Exactly ten years ago, Silke Mielck launched the handicap division together with TSV Westerland – today one of 15 divisions of the club. The group now consists of 20 members between the ages of ten and 56. “Exercise is important for everyone,” emphasizes the division manager. It was a happy coincidence that Mielck, then a handball coach at TSV, had to cancel a training session in 2008: “Instead of training, I invited a few residents of Lebenshilfe to the sports hall and do sports with them.”
On that day, she realized how urgently the handicap division is needed: “It was so much fun for everyone.” After the first afternoon together in the sports hall, it took a year before the foundation could take place: “We lacked a hall – so we moved the sport outside – the best conditions to train for the German Sports Badge for People with Disabilities right away.” She developed the concept of the division together with Peter Schnittgard and Oliver Marco Pohl, the managing director of Lebenshilfe.
It quickly became clear that a jump-start was needed – for defibrillators and sports equipment as well as a licence for rehabilitation and disabled sports. Together with Elisa Lübkes, who still helps out with the training today, Mielck acquired this license in Malente. “Allan Owen, the president of the Rotarians at the time, helped us with start-up funding, and I’m still very grateful for that today,” she said. The sports badge for people with disabilities is very similar to the classic sports badge, only it is adapted to different handicaps: for example, for wheelchair users or people with intellectual disabilities. “Otherwise, it’s traditional disciplines like running, jumping, throwing and swimming.” A restriction also applies to people with disabilities: If you can’t swim, you can’t get a sports badge.
Unfortunately, a lack of ambition is often an obstacle on the way to the sports badge for people with intellectual disabilities: “A young man with Down syndrome often sees no sense in running 100 meters or swimming 50 meters.” In the beginning, it was generally difficult to motivate the participants and get them to develop an ambition. “In the meantime, people really enjoy the movement.”
A large part of the development has contributed to the regularity of the training sessions, which take place up to three times a week in summer. “Training has become an integral part of the athletes’ lives.” The fact that it can take place again and again on this scale is thanks to countless helping hands: drivers, trainers, lifeguards and many other volunteer supporters – all of whom are thanked by the division manager.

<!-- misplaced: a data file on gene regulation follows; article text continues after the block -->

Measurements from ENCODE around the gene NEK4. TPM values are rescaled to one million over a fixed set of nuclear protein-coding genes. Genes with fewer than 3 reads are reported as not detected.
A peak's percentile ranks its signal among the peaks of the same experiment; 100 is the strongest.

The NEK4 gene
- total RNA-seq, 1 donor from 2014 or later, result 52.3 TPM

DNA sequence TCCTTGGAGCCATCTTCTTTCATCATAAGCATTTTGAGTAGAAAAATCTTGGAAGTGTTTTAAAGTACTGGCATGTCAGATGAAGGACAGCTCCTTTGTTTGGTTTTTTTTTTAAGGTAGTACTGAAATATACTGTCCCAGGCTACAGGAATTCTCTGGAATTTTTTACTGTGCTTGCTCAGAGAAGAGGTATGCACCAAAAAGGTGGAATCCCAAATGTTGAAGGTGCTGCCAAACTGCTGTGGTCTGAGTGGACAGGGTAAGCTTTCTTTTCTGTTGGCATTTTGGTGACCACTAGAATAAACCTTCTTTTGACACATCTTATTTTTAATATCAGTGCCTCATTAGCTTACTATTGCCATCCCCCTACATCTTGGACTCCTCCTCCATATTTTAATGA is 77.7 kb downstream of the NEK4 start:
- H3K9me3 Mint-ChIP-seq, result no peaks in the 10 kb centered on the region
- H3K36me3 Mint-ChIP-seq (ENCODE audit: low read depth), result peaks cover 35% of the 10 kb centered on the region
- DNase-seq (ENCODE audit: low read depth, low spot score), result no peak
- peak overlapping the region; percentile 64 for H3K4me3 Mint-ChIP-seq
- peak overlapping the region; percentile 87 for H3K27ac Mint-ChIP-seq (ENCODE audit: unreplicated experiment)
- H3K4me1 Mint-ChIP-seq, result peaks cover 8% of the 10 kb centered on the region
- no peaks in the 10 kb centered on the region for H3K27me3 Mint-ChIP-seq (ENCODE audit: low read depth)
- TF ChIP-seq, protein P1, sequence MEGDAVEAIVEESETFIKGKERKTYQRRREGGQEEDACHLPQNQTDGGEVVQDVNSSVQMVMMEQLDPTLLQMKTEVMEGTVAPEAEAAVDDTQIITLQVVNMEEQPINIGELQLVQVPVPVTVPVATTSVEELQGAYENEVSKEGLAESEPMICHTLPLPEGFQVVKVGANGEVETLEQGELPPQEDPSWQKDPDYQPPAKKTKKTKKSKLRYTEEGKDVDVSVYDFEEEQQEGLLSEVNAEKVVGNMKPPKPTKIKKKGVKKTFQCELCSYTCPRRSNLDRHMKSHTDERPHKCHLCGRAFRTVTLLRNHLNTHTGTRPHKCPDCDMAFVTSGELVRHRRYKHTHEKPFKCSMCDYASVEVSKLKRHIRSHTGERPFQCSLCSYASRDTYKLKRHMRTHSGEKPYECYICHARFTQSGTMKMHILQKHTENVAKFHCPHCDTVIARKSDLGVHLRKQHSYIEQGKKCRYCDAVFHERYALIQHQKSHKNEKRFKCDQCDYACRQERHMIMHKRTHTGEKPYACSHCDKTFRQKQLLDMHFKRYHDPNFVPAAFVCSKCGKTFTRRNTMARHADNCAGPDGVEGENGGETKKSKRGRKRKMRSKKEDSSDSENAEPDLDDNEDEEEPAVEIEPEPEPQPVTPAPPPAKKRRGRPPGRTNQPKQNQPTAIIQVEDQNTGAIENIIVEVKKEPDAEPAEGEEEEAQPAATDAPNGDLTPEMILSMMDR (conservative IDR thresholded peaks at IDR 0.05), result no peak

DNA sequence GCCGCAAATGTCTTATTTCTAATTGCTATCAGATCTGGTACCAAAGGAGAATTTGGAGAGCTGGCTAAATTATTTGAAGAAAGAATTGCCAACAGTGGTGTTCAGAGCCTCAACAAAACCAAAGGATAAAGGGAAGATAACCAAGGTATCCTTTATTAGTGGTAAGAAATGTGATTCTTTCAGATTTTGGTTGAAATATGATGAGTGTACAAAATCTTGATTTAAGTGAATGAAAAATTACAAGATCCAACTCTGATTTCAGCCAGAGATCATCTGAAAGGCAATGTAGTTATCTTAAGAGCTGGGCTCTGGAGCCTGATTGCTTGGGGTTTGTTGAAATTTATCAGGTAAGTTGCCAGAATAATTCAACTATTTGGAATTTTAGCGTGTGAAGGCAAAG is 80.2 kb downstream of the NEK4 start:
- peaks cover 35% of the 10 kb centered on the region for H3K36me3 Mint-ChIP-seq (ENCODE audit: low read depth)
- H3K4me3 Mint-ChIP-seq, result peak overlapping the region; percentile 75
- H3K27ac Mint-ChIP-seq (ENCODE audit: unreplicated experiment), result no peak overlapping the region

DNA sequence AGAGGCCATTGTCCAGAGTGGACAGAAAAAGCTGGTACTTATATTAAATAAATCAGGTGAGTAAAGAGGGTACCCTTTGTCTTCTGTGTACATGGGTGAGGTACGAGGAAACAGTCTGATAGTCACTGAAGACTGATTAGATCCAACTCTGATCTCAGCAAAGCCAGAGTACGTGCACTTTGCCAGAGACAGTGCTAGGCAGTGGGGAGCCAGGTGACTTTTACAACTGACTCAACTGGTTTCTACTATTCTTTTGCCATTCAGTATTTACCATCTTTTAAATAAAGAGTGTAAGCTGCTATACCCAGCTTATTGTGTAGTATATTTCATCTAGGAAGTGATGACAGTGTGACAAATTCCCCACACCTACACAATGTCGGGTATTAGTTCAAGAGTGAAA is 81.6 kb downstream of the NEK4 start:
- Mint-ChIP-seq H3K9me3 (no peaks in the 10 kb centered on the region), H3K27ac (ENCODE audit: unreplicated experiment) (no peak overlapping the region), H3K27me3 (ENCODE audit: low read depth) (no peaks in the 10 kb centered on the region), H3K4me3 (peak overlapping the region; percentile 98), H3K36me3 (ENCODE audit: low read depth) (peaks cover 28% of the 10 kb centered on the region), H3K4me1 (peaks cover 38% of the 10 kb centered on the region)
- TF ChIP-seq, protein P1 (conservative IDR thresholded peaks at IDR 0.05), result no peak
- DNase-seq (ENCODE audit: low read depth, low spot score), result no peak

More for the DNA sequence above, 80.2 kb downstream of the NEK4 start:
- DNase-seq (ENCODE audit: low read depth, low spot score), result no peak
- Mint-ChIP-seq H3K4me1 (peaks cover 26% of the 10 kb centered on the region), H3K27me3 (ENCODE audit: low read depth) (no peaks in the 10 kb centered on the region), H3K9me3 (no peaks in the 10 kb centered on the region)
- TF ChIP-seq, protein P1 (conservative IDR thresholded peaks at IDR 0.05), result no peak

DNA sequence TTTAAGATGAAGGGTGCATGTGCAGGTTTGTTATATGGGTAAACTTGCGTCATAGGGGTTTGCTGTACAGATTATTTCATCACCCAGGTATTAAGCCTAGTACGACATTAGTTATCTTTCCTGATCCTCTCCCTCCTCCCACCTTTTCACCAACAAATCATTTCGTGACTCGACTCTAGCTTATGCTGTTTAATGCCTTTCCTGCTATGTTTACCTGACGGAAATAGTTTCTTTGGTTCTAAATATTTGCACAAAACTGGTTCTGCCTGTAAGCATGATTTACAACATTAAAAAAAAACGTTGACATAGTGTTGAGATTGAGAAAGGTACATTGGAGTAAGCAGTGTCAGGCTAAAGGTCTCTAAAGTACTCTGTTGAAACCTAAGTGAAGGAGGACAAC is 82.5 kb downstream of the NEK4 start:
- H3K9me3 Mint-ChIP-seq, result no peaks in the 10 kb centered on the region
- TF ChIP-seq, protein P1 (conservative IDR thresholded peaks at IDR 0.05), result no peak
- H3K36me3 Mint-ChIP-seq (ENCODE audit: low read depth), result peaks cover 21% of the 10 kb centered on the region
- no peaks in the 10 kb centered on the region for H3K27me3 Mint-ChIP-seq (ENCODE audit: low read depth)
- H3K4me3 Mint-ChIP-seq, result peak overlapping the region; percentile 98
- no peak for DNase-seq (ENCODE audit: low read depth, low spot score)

From May to October, every Tuesday from 4 p.m. to 6 p.m., training for the sports badge takes place in the Sylt Stadium, every Wednesday from 5 p.m. to 6 p.m. the group meets for swimming in the Lister swimming pool and every Saturday from 3 p.m. to 5 p.m. in the gymnasium of the gymnasium there is indoor training for everyone under the motto: “Fun with movement”. For example, they complete the wheelchair course together: various obstacles that have to be overcome with a wheelchair. In return, the wheelchair users sometimes lend their “vehicle” to other athletes: “In this way, the participants learn to empathize with the wheelchair users,” the trainer describes. When the weather is nice, the group often spontaneously decides to go to the forest or the beach.
In the meantime, a great cohesion has developed in the group, which also has an influence on people’s everyday lives: “It strengthens their self-confidence enormously.” The influence is also clearly visible in some athletes: “One of our participants’ gait has improved enormously,” says Mielck happily. The handicap division is pursuing a particularly ambitious goal: “We want to participate in the Special Olympics 2023 in Berlin.” Last year, the troupe was already at the Special Olympics in Kiel – but only as spectators. However, active help is needed for the trip, because a lot has to be organized: “We need motivated people to accompany us on the journey,” says the division manager. “We are also always on the lookout for additional coaches – especially for swimming lessons.” We are also looking for “running sponsors” to accompany the training.
Of course, the tenth anniversary of the handicap division will also be celebrated: TSV took a joint boat trip to Amrum on Saturday, 3 August. The excursion was supported by Sven Paulsen, who covers half of the costs. If you would like to support the handicap division or participate yourself, you can find more information on the new website under www.tsv-westerland.de.